Week 13’s Top NFL Storylines: Mike Zimmer, Big Ben and the Return of Gardner Minshew
Plus, a trendy NFC Super Bowl pick still has a lot to prove despite a win on Sunday
With the battle for the AFC East on Monday Night Football between the Patriots and Bills over and done with, Week 13 of the NFL season is finished as the postseason looms. While we can’t get to everything — like LA Chargers coach Brandon Staley taking a bold stance on concussion safety — here are four of the top storylines to emerge in the season’s 13th week — and whether we’re buying or selling on ’em.
Buy: Mike Zimmer’s time coaching in Minnesota is over
The best story to come out of previously winless Detroit escaping with a last-second win over the Vikings on Sunday was the Lions dedicating the victory to the victims of the Oxford High School shooting.
However, a side plot that came out of the Lions (1-10-1) snapping a 15-game winless streak that lasted 364 days and giving first-year head coach Dan Campbell his first victory is that it’s time for Vikings head coach Mike Zimmer to move on from Minnesota.
Now in his eighth year coaching the Vikings, who dropped to 5-7 with the loss in a game they were favored to win by a touchdown, thereby delivering a potentially fatal blow to their chances of earning a wild card, Zimmer seems to have lost whatever edge he once had.
A defensive-minded coach who favors running the ball over passing it, Zimmer has largely failed to adapt to the way football is played in today’s NFL, and his team has suffered because of it. Zimmer’s job hasn’t been made any easier by having inconsistent Kirk Cousins as his quarterback, but the 33-year-old has actually been pretty good this season (68.4% completion percentage with 25 touchdowns and just three interceptions) and threw a 3-yard touchdown pass to Justin Jefferson with 1:50 left to put the Vikings ahead against the Lions.
With 65-year-old Zimmer watching from the sidelines and vainly calling timeouts, the Lions moved the ball down the field on the decisive 75-yard possession without a timeout before Goff delivered the knockout blow by taking advantage of a Vikings secondary that played too deep in the end zone on the game’s final play.
For a former defensive coordinator like Zimmer, who is now 69-54-1 in the regular season but has gone just 2-3 in the Vikings’ three playoff appearances under his watch, it was an embarrassing display and an end result that would get some coaches fired.
Minnesota is not in position to do that, as the team has a quick turnaround with Pittsburgh coming to Minneapolis for Thursday Night Football. But the Vikings could make a move if they lose to the Steelers, as they’ll have 11 days to alter their operation before a winnable game against the Bears on Monday Night Football.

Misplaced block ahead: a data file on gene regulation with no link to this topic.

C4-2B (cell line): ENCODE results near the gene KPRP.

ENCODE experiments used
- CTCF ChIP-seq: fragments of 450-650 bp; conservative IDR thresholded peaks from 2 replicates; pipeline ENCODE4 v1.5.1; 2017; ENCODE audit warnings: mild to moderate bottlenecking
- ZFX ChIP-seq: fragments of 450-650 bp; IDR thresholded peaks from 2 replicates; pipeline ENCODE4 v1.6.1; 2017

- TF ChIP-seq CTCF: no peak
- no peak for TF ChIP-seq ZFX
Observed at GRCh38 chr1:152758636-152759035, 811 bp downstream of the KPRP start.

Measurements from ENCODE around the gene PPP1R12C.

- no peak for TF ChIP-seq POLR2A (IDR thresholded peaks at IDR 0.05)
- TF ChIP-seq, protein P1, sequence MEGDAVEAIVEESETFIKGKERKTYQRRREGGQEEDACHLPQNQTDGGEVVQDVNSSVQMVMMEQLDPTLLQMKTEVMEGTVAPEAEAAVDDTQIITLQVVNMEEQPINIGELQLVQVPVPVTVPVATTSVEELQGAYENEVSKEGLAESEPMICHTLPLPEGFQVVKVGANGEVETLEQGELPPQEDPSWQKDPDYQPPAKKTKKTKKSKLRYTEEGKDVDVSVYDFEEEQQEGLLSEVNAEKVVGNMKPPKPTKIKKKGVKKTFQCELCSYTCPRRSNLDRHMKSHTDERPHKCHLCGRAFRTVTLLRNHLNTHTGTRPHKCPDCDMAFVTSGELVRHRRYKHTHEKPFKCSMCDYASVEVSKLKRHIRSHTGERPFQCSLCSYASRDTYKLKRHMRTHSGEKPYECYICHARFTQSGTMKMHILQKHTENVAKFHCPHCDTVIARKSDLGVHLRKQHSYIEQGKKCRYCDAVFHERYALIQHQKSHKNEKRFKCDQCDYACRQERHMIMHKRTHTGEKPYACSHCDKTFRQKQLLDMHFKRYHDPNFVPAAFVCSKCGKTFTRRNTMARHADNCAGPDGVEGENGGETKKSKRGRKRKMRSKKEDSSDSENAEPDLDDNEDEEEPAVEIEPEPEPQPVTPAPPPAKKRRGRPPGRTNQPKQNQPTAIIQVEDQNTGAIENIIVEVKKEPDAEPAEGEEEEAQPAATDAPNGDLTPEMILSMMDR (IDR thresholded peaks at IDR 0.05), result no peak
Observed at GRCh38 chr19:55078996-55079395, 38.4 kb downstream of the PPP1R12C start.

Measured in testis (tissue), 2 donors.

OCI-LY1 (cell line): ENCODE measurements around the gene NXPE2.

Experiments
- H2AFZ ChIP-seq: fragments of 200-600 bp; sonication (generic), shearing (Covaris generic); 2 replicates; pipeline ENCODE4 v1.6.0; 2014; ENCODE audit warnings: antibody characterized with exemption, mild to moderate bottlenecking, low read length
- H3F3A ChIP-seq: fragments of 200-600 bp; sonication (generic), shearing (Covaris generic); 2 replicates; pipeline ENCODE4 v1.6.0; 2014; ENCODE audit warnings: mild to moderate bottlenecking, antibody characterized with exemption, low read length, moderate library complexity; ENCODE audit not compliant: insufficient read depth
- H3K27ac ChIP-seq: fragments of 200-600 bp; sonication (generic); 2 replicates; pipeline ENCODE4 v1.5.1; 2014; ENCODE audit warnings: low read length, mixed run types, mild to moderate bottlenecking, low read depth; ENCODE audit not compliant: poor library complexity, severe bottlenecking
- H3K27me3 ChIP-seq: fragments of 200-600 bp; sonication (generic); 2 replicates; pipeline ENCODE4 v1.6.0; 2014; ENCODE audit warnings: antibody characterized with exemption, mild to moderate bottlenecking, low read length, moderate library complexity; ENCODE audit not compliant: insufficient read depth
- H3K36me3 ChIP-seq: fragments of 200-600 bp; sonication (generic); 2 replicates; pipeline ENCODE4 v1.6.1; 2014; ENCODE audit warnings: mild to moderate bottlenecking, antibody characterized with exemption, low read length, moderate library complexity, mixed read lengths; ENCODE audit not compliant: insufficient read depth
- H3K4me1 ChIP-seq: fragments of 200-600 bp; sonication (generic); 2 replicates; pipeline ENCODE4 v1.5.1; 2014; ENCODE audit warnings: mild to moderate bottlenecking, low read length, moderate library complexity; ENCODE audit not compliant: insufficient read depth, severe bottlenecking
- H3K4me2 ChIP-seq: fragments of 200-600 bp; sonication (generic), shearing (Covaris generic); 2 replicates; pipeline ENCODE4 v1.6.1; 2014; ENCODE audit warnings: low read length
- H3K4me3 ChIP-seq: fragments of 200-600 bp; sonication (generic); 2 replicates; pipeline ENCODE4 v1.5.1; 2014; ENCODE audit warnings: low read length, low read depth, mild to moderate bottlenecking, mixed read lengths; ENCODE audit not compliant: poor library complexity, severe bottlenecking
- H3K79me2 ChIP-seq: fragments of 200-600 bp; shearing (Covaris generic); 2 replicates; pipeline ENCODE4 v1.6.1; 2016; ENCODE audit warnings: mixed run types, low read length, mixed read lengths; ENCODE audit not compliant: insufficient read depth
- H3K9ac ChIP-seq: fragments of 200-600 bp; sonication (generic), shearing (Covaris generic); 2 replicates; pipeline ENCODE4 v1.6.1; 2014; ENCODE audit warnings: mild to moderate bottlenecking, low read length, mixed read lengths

“We weren’t covering that great,” Zimmer said after losing to the Lions. “Everything is hindsight, I guess.” That’s exactly what Zimmer may be using to look back at his time with the Vikes this time next week.
Sell: Ben Roethlisberger will play for another NFL team
Prior to the Steelers eking out an upset win over the Ravens on Sunday, ESPN reported that longtime Pittsburgh quarterback Ben Roethlisberger “privately has told former teammates and some within the organization that he expects this to be his final season playing quarterback” in the Steel City.
The wording of the report was a bit odd, as it appeared to leave open the possibility that the 39-year-old could continue his NFL career next season somewhere else other than Pittsburgh. Newsflash: he can’t.
Already washed up entering this season and never in the best physical condition even when healthy, the veteran QB has thrown just 16 touchdown passes this season while tossing six picks and taking 25 sacks over the course of 12 games.
Granted, Big Ben played pretty well against the rival Ravens at Heinz Field on Sunday, completing 21-of-31 passing for 236 yards and two TDs as the Steelers rallied with three fourth-quarter scoring drives. While Roethlisberger isn’t the only reason the Steelers sit a half a game out of the final playoff spot in the AFC at 6-5-1, he has certainly hurt the team as much as he has helped them this season.
As immobile as he has ever been and set to turn 40 in March, Roethlisberger has Hall-of-Fame credentials with two Super Bowls, six Pro Bowl appearances and all sorts of stellar passing statistics as well as a 162-79-1 record as a quarterback in the NFL, but he no longer has the skillset to justify being a starter in the league except when there is no better option. If the Steelers had one, Roethlisberger would likely already be done. As is, he’ll play out the string for the Steelers as they attempt to make a playoff push in what should be Roethlisberger’s farewell tour in Pittsburgh and the NFL at large.